Remember a few months ago when researchers realized we’ve all been sitting on top of a whole continent without knowing it? Well, we are. And now, researchers are going to drill into it in hopes that the real life Atlantis is holding the answers to some very old questions.
Called Zealandia, the sunken continent lies beneath the sea. New Caledonia and New Zealand are the bits of it that poke above the surface.
“In a research paper published by the Geological Society of America titled Zealandia: Earth’s Hidden Continent, researchers say the islands we know as New Zealand are actually just the top of 4.9 million square kilometers of landmass,” wrote our very own Juan Hernandez. “The catch here is that the two islands are just 6% of what’s now being called Zealandia. The other 94% of Zealandia remain underwater with all the qualifications of a bonafide continent: a large, continuous, discrete mass of land with crust thicker than the ocean floor, elevation above the surrounding area, and distinctive geology. Altogether, it’s about two-thirds the size of Australia, which geologists are saying it literally broke away from between 60 and 85 million years ago.”
Beginning this week, a team of 30 researchers from the International Ocean Discovery Program is starting a two-month project to find out exactly what happens when an entire continent sinks. Drilling at six different sites, the IODP team wants to pull sediment samples from more than a 1,000 feet under the sea floor.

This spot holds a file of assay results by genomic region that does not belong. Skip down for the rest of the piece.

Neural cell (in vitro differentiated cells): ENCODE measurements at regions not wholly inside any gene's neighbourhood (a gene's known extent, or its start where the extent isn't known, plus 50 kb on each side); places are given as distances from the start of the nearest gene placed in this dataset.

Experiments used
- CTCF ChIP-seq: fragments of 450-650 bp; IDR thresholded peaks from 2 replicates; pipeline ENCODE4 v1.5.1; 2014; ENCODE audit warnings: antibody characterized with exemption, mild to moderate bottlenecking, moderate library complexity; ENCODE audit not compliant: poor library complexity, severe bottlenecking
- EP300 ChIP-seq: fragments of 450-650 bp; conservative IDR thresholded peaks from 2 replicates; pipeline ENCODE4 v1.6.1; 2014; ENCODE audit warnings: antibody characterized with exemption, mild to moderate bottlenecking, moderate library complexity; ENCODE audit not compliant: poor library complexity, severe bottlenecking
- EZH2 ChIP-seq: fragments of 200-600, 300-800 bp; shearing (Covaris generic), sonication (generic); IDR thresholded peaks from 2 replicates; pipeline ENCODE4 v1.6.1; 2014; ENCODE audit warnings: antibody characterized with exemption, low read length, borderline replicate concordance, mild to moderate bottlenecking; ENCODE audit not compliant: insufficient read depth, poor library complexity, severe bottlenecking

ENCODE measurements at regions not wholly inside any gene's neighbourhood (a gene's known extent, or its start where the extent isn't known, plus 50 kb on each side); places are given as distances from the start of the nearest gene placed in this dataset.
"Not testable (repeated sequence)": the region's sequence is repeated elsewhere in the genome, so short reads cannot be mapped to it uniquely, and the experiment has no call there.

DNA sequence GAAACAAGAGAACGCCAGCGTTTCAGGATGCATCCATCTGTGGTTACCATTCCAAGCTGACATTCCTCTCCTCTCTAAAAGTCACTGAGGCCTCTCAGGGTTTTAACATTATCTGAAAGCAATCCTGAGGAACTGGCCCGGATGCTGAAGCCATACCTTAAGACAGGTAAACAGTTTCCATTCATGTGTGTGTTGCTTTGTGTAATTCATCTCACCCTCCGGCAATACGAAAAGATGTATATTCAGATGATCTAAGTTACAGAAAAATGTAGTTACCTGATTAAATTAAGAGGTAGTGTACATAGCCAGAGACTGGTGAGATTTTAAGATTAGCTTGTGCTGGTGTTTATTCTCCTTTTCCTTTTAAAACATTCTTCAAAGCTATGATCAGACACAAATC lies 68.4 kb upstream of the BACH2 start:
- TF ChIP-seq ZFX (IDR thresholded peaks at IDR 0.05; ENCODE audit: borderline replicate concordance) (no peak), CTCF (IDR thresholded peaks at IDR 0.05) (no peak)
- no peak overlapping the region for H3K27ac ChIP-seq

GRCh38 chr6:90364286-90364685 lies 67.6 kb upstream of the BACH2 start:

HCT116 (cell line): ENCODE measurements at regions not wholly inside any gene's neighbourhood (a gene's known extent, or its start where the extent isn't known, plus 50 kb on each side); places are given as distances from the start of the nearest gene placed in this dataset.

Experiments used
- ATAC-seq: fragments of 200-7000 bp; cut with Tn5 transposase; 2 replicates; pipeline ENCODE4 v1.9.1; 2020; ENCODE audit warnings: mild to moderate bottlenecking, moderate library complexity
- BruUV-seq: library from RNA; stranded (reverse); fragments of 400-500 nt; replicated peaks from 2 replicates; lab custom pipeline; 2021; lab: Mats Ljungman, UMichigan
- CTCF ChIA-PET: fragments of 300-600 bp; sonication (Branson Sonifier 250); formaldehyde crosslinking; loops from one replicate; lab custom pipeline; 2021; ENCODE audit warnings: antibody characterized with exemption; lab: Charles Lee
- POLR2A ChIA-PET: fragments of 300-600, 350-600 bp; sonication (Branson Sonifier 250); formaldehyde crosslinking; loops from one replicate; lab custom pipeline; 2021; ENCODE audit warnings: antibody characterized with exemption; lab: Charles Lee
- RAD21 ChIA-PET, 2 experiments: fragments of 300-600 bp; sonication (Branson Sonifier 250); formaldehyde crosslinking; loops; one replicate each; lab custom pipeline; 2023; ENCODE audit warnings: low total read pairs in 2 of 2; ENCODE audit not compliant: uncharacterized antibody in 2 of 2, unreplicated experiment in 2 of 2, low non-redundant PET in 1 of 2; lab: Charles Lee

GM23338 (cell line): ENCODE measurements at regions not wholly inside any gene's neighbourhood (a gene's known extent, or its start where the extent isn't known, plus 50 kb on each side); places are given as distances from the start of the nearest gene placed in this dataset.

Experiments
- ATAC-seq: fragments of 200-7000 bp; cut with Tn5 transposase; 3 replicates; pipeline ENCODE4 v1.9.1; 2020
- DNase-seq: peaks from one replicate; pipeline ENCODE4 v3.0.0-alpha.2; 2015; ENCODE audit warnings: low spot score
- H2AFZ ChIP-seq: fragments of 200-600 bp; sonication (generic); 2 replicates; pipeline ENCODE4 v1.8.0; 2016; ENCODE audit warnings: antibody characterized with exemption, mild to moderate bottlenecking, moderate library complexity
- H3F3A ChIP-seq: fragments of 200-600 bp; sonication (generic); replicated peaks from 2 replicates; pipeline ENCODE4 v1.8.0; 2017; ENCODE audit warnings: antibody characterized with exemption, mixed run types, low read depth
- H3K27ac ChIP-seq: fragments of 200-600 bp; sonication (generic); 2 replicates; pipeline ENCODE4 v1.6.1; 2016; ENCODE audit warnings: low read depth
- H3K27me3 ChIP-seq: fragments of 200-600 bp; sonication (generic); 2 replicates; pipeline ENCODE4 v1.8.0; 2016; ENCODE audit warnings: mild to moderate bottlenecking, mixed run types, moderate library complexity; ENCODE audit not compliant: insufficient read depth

“We’re really looking at the best place in the world to understand how plate subduction initiates,” expedition co-chief scientist Gerald Dickens, professor of Earth, environmental and planetary science at Rice University, said in a statement. “This expedition will answer a lot of lingering questions about Zealandia.”
Here’s what researchers figure happened. For millions of years, Australia, Antarctica, and the new continent Zealandia were all one large continent. Somewhere around 85 million years ago, however, Zealandia decided to strike out on its own. But, since oceanic plates generally get smashed down by continental ones–that’s that subduction thing your teacher told you about–Zealandia was at the center of a plate shift of enormous proportions.
“Some 50 million years ago, a massive shift in plate movement happened in the Pacific Ocean,” said Jamie Allan, program director in the National Science Foundation’s Division of Ocean Sciences, which supports IODP. “It resulted in the diving of the Pacific Plate under New Zealand, the uplift of New Zealand above the waterline and the development of a new arc of volcanoes. This IODP expedition will look at the timing and causes of these changes, as well as related changes in ocean circulation patterns and ultimately Earth’s climate.”
By drilling deep into the sunken continent, the team hopes to find out what kind of massive forces caused the break to occur and hopefully answer questions about the earth’s climate way back when.